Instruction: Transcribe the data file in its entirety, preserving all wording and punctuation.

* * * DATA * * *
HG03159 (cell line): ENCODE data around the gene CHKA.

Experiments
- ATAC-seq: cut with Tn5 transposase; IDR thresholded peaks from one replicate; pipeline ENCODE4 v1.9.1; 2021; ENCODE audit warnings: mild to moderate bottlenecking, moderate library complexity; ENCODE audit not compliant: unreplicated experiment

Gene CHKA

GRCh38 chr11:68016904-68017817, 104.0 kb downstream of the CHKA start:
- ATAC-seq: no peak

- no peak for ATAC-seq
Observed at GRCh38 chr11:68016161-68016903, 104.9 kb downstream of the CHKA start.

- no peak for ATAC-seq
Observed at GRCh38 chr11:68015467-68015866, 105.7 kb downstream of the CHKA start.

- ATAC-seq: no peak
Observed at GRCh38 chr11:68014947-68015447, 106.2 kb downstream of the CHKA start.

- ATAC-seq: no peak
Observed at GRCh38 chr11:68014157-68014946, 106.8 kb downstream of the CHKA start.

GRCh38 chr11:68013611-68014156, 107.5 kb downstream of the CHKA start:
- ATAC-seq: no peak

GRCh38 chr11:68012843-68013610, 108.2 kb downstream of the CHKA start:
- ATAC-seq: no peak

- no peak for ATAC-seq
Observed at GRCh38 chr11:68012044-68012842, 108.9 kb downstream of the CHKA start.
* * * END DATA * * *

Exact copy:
HG03159 (cell line): ENCODE data around the gene CHKA.

Experiments
- ATAC-seq: cut with Tn5 transposase; IDR thresholded peaks from one replicate; pipeline ENCODE4 v1.9.1; 2021; ENCODE audit warnings: mild to moderate bottlenecking, moderate library complexity; ENCODE audit not compliant: unreplicated experiment

Gene CHKA

GRCh38 chr11:68016904-68017817, 104.0 kb downstream of the CHKA start:
- ATAC-seq: no peak

- no peak for ATAC-seq
Observed at GRCh38 chr11:68016161-68016903, 104.9 kb downstream of the CHKA start.

- no peak for ATAC-seq
Observed at GRCh38 chr11:68015467-68015866, 105.7 kb downstream of the CHKA start.

- ATAC-seq: no peak
Observed at GRCh38 chr11:68014947-68015447, 106.2 kb downstream of the CHKA start.

- ATAC-seq: no peak
Observed at GRCh38 chr11:68014157-68014946, 106.8 kb downstream of the CHKA start.

GRCh38 chr11:68013611-68014156, 107.5 kb downstream of the CHKA start:
- ATAC-seq: no peak

GRCh38 chr11:68012843-68013610, 108.2 kb downstream of the CHKA start:
- ATAC-seq: no peak

- no peak for ATAC-seq
Observed at GRCh38 chr11:68012044-68012842, 108.9 kb downstream of the CHKA start.